The December 2022 issue of IEEE Spectrum is here!

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Video Friday: Skilled Gymnasts, Giant Spiders, Robot Beatdowns, and How to Murder a Grapefruit

It's an extra-large helping of robot video Friday: twice the vids, twice the calories, twice the awesomeness

2 min read
Video Friday: Skilled Gymnasts, Giant Spiders, Robot Beatdowns, and How to Murder a Grapefruit

We've got an extra-large helping of robot vids for you today. You'll see a little robot gymnast showcase his talents on the high bar, a huge robot spider that can climb mountains, CHARLI-2 getting hit with a shoe on a stick, a fate marginally worse than being eaten for a hapless grapefruit, and more. More!

Hinamitetu’s robot gymnast has been trying to get this right for years, and at last, the robot sticks what I think  is called a "jaeger:"

That dismount still needs work, I'd say.

Want to see CHARLI-2 get a beatdown from a shoe on a stick and not fall over? Sure you do!

Last year, we posted some video from DFKI Bremen that included footage of SpaceClimber, one of the most most impressive robots in the category of "very large and spidery." This new video shows SpaceClimber doing its thing, complete with freaky movements and a climb up an 80% grade.

[ DFKI Bremen ]

Slicing a grapefruit can be dangerous. Very dangerous. Almost (but not quite) as dangerous as building a robot to do it for you with a GIANT STABBY KNIFE:

[ Grapefruit Segmenter ] via [ Hacked Gadgets ]

When robotic aircraft start making autonomous landings on aircraft carriers, they'll need to know what to do and where to go after touchdown. If you've watched Top Gun, you know that simple gesture recognition is not enough to interpret signals from plane directors on the deck of the carrier, since they're usually in constant motion. MIT has been working on an algorithm that can classify individual gestures contained in a continuous series of complex motions:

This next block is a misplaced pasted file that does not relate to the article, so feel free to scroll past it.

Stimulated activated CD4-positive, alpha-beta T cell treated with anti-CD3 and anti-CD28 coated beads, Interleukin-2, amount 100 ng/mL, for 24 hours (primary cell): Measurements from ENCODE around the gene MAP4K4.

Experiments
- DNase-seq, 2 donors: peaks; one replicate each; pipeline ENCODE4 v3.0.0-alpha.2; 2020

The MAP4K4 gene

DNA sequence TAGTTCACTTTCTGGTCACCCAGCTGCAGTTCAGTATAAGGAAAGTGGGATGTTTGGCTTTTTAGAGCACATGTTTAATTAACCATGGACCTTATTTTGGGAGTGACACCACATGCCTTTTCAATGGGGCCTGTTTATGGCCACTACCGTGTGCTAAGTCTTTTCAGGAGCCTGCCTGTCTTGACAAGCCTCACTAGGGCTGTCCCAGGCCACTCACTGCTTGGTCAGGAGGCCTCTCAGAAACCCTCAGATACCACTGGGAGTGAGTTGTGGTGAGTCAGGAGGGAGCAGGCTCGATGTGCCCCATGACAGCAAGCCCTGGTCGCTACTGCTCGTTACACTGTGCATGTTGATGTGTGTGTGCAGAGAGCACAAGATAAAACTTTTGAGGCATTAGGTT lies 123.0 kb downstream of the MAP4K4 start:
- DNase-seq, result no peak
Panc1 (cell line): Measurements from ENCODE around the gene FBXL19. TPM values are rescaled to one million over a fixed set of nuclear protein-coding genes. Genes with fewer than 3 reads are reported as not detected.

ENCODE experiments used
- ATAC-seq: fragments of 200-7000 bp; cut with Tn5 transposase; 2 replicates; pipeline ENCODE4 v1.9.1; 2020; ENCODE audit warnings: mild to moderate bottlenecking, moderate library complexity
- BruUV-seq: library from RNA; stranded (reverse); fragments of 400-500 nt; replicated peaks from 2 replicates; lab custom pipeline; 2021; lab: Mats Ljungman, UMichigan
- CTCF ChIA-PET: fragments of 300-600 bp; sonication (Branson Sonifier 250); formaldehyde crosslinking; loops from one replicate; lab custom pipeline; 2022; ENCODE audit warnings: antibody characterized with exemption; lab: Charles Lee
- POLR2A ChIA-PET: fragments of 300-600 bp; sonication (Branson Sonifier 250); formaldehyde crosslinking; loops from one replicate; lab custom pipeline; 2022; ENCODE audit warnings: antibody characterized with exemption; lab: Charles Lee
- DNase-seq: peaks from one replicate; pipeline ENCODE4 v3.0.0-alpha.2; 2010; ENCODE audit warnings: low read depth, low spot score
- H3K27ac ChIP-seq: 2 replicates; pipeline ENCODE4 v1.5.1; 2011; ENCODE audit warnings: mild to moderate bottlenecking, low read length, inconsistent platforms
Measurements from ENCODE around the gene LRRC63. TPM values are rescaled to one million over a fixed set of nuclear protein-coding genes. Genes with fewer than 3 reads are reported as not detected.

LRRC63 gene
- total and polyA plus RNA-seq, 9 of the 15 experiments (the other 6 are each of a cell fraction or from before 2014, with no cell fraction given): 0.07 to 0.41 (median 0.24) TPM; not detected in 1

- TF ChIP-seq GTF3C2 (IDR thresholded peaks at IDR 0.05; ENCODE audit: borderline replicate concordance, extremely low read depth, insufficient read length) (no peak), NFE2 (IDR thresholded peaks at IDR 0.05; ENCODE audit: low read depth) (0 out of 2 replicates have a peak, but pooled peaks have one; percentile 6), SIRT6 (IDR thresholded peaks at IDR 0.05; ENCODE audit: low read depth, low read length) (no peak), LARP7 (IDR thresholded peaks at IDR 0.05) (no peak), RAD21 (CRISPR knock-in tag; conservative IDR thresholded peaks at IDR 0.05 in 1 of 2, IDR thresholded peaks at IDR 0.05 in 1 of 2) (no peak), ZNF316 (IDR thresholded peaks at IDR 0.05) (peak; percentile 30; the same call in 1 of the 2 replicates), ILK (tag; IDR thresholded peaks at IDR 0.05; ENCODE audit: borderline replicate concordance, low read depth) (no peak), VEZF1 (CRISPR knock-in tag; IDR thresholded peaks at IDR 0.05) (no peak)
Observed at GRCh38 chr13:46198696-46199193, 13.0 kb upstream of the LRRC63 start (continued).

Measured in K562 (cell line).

Via [ MIT ]

We'll finish up with this video of a real life Real Steel match between Naoki Maru's Real King Kizer (a one meter tall boxing robot controlled by an ASUS Xtion Pro Live sensor) and a punching bag. The winner? Awesomness. Awesomeness is the winner.

[ King Kizer ] via [ GetRobo ]


The Conversation (0)

The Bionic-Hand Arms Race

The prosthetics industry is too focused on high-tech limbs that are complicated, costly, and often impractical

12 min read
A photograph of a young woman with brown eyes and neck length hair dyed rose gold sits at a white table. In one hand she holds a carbon fiber robotic arm and hand. Her other arm ends near her elbow. Her short sleeve shirt has a pattern on it of illustrated hands.

The author, Britt Young, holding her Ottobock bebionic bionic arm.

Gabriela Hasbun. Makeup: Maria Nguyen for MAC cosmetics; Hair: Joan Laqui for Living Proof

In Jules Verne’s 1865 novel From the Earth to the Moon, members of the fictitious Baltimore Gun Club, all disabled Civil War veterans, restlessly search for a new enemy to conquer. They had spent the war innovating new, deadlier weaponry. By the war’s end, with “not quite one arm between four persons, and exactly two legs between six,” these self-taught amputee-weaponsmiths decide to repurpose their skills toward a new projectile: a rocket ship.

The story of the Baltimore Gun Club propelling themselves to the moon is about the extraordinary masculine power of the veteran, who doesn’t simply “overcome” his disability; he derives power and ambition from it. Their “crutches, wooden legs, artificial arms, steel hooks, caoutchouc [rubber] jaws, silver craniums [and] platinum noses” don’t play leading roles in their personalities—they are merely tools on their bodies. These piecemeal men are unlikely crusaders of invention with an even more unlikely mission. And yet who better to design the next great leap in technology than men remade by technology themselves?

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